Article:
What is the Mona Lisa really thinking?
Structurally unremarkable and noticeably unfinished, Da Vinci's most famous masterpiece has intrigued experts and laymen alike. One can spend hours gazing at the mysterious woman, wondering where she is looking, why she is smiling and, perhaps most perplexing, what is it about her that captures our attention and imagination more compellingly than any other portrait.
Let's face it: something about her face grabs hold of us and will not let go.
But is she real? Or was Leonardo's model merely a foundation on which the artist created that breathtakingly timeless expression from his own inner genius and his painter's pallate? Is the serene and stately woman really a composite, as suggested by the misty and magical world that swirls behind her? Or was she perhaps no more than another pretty face, with little going on behind those enigmatic eyes but an endless recapitulation of the chores that awaited her after the sitting or the grocery list she would have to fill on her way home?
We will probably never know. But there is good reason to believe that La Giaconda was in fact a woman every bit as complex and multifarious as her inscrutable expression would have us believe.
In his bestselling book Blink: the Power of Thinking Without Thinking, Malcolm Gladwell cites the work of psychologists Silvan Tomkins and Paul Ekman, who mapped the expressions of the human face and identified 43 distinct muscle movements incorporated into facial expressions. Their research has been applied to the study of marriage counseling, schizophrenia, heart disease, and the computer animation that brought us Toy Story and Shrek.
Intuitively, we all read minds by reading faces: smiles reveal joy and friendship, frowns show unhappiness and frustration, scowls express disdain and contempt. When understood more precisely, facial expressions can reveal subtleties and nuances of personality and character. When read with training and discernment, the face can uncover deception and deceit which, no matter how expertly, cannot completely sever the connection between inner feelings and outward expression.
Conversely, our expressions not only display emotions they can evoke them. Smiling can improve your mood; creasing your brow can increase anxiety; narrowing your eyes can increase anger. Relaxing the face into an expression of calm can lower your heartbeat and respiration; tensing it into a scowl can have the opposite effect.
Fascinating as it is, the research of Tomkins and Ekman comes as little surprise to those well-versed in Jewish tradition. The Hebrew word ponim, meaning "face," also translates as "inside." That the most ancient of all languages should conflate the external appearance of the face with the interior workings of the soul might have baffled scholars through the ages if not for their implicit understanding that the human face is inextricably bound to the human heart.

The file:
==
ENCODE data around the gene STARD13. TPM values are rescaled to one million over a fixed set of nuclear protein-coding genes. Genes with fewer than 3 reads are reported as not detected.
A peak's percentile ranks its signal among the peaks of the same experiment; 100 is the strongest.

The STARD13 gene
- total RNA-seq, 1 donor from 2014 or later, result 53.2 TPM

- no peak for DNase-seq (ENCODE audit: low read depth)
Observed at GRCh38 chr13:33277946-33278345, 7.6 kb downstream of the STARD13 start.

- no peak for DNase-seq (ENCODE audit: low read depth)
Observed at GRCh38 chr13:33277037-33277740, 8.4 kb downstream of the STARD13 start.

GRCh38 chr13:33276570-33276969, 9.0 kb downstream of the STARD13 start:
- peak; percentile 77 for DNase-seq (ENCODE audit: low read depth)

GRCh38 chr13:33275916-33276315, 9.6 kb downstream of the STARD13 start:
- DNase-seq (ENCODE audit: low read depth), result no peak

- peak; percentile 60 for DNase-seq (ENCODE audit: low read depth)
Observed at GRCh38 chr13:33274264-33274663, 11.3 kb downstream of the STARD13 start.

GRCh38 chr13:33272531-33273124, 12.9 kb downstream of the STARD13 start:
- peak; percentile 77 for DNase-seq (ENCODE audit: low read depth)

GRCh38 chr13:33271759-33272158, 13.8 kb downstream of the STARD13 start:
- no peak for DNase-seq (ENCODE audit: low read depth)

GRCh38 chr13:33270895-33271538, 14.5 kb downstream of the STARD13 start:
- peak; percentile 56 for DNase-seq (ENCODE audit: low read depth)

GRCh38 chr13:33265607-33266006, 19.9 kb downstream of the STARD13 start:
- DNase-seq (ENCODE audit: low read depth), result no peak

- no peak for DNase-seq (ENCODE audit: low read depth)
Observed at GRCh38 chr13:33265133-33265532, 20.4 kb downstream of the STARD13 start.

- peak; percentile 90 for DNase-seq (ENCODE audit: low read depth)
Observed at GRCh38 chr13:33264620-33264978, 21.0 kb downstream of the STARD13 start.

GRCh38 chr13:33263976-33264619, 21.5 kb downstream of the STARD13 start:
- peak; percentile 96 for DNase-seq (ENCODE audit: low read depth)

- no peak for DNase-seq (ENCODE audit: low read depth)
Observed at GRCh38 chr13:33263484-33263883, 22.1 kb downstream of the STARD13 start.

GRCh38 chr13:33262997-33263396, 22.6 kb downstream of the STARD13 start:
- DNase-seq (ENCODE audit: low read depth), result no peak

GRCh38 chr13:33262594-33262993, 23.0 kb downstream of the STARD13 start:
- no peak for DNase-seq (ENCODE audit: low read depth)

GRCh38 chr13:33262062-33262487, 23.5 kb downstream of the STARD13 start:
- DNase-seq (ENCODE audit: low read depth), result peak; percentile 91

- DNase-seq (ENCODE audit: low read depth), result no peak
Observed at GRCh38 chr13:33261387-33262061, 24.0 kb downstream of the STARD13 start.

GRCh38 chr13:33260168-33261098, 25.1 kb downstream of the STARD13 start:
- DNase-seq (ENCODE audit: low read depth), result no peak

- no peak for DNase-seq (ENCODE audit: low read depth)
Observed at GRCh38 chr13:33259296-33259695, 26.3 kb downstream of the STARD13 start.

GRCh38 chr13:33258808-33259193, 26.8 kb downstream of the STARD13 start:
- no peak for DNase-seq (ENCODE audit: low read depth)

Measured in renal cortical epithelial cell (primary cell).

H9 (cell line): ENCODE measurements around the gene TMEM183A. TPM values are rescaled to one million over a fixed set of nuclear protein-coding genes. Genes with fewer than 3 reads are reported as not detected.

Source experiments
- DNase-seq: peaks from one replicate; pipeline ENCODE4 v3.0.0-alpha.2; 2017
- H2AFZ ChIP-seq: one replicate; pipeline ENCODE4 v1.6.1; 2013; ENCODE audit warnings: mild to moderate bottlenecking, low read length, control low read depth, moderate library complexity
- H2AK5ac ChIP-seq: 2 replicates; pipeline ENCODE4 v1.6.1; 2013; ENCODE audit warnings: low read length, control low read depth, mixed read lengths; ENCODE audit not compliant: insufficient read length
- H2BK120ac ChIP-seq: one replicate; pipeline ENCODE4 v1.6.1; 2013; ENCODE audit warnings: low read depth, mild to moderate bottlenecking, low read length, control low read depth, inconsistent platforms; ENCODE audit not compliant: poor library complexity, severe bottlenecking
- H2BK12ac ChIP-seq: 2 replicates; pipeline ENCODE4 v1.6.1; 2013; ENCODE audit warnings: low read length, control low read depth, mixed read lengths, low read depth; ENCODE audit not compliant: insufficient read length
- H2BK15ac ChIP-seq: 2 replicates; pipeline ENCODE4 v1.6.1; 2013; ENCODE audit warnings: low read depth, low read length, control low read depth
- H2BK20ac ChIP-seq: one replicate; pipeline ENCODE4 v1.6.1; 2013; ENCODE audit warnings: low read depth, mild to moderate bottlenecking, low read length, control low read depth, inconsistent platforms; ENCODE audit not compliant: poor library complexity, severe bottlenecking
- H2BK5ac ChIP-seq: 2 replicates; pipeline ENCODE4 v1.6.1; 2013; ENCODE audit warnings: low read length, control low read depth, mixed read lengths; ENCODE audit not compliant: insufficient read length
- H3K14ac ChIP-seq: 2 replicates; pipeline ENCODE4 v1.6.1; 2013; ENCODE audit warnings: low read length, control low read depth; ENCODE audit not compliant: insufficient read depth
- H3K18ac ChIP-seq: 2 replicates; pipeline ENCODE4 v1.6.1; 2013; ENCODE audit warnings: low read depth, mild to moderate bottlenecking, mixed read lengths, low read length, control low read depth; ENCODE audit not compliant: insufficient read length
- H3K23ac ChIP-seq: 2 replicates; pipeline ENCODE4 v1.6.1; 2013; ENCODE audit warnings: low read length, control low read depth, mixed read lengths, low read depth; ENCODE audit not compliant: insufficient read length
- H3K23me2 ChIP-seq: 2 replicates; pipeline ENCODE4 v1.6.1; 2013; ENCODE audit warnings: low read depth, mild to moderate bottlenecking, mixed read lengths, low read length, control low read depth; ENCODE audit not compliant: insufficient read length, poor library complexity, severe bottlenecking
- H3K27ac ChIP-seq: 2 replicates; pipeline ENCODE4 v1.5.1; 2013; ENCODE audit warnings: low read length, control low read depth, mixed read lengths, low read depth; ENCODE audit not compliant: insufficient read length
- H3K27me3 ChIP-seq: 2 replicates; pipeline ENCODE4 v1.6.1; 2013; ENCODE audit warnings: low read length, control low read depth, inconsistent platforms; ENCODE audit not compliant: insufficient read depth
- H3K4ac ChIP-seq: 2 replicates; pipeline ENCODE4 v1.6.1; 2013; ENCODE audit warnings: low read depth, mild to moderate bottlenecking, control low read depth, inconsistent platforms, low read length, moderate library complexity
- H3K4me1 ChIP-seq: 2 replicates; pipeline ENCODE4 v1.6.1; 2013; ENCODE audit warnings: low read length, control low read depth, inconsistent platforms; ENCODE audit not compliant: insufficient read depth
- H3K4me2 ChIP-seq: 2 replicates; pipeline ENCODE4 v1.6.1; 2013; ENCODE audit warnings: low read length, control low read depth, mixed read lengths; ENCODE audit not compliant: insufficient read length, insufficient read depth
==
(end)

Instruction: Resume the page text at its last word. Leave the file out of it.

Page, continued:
In contrast, the Hebrew word for "garment" is beged, which shares its grammatical root with bogad, meaning "betrayal." We may change our clothing in an attempt to disguise ourselves or adopt an alter ego, but as much as we try to mask our expressions, our inner thoughts and feelings will eventually give us away.
King Solomon said as much in his Proverbs: As water reflects one face to another, so too the heart of a man to his fellow. Just as the heart pumps the blood that cycles through the body, similarly will a man's countenance revisit him in the form of the relationships he affects through his outward expression. The inner self becomes public through the face, defining the course of our lives and our place among our fellow men.
Perhaps this is why the great sage Shammai taught, "Encounter every person b'saiver ponim yafos … with a pleasant countenance." On the most basic level, we cannot help but feel drawn to others who greet us with a smile and a friendly word. Not only to we bring joy into the world around us, but we make others want to seek out our company and companionship.
Beyond the effect we have on others, however, is the more immediate effect we have upon ourselves. As Tomkins and Ekman observed, by acquiring a pleasant countenance we can refashion ourselves into more pleasant individuals.
Perhaps this, then, is the secret of the Mona Lisa's smile. With only the most subtle upward twisting of her lips, the mysterious lady has awakened in her own heart the first stirrings of joy and contentment. Captured by the artist's brushstrokes, her gentle expression has become iconic by transcending time, bringing the wisdom of the ancients forward into the contemporary era by reminding us of the power of a look, a glance, or a smile.
In a generation in which we have become increasing adept and concealing our identities and severing all but the most superficial connections to one another, it's reassuring to recall how easy it can be to restore our relationships. With one little smile we can truly change ourselves, and change the world.
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JWR contributor Rabbi Yonason Goldson teaches at Block Yeshiva High School in St. Louis, MO, where he also writes and lectures. Visit him at http://torahideals.wordpress.com .
© 2009, Rabbi Yonason Goldson